According to Ford (1981), outdoor education is "education in, about, and for the outdoors, implying a place, a topic, and a reason" (p. 14). Another working definition stated that outdoor education is "an experiential method of learning which takes place primarily through sensory involvement with the out-of-doors" (Priest & Gass, 1997, p. 17). Priest and Gass also defined outdoor adventure programs as those. that use challenging experiences in the outdoors to promote personal and group development.
This research developed a better understanding of the linkages between outdoor adventure program (Outward Bound) experiences and outcomes using means-end analysis. Previously the means-end approach had been used to understand the outcomes of recreational participation in a ropes course program (Goldenberg 1997; Goldenberg, Klenosky, O'Leary, & Templin, 2000). To date, however, means-end analysis had not been used to examine the outcomes of broader outdoor program experiences, such as an Outward Bound course. According to Goldenberg et al. (2000), "additional research should be conducted to better understand this benefit and determine its role and generalizability in other ... adventure education settings" (p. 221-222).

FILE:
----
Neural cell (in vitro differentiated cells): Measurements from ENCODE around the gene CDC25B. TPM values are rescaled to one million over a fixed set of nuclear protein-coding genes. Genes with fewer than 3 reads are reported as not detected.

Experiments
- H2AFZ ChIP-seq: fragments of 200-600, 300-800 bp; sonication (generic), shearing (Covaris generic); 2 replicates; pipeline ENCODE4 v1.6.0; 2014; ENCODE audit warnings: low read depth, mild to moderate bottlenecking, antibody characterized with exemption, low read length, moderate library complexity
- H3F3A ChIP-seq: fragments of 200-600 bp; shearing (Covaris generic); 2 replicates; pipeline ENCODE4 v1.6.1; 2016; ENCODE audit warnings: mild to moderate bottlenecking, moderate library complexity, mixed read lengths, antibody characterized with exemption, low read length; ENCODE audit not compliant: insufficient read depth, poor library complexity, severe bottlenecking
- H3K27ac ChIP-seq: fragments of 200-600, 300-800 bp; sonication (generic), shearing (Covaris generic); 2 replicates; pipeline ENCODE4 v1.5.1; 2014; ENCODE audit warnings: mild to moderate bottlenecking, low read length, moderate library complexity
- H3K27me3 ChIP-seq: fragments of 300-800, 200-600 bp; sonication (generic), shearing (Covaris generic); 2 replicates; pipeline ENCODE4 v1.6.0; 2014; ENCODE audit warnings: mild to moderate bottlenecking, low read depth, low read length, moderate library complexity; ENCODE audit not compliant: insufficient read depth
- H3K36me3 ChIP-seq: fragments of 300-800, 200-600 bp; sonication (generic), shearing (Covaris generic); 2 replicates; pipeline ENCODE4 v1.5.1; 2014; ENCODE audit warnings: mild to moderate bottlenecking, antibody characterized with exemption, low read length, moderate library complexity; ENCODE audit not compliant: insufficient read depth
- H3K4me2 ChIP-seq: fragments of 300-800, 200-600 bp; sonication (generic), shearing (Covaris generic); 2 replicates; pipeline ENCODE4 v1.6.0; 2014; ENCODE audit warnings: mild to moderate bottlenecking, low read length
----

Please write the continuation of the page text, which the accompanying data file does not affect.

Goldenberg, Marnie; McAvoy, Leo; Klensosky, David; and Holman, Tom
"Using Means-End Theory to Understand the Outdoor Adventure Experience,"
Research in Outdoor Education: Vol. 6, Article 8.
Available at: https://digitalcommons.cortland.edu/reseoutded/vol6/iss1/8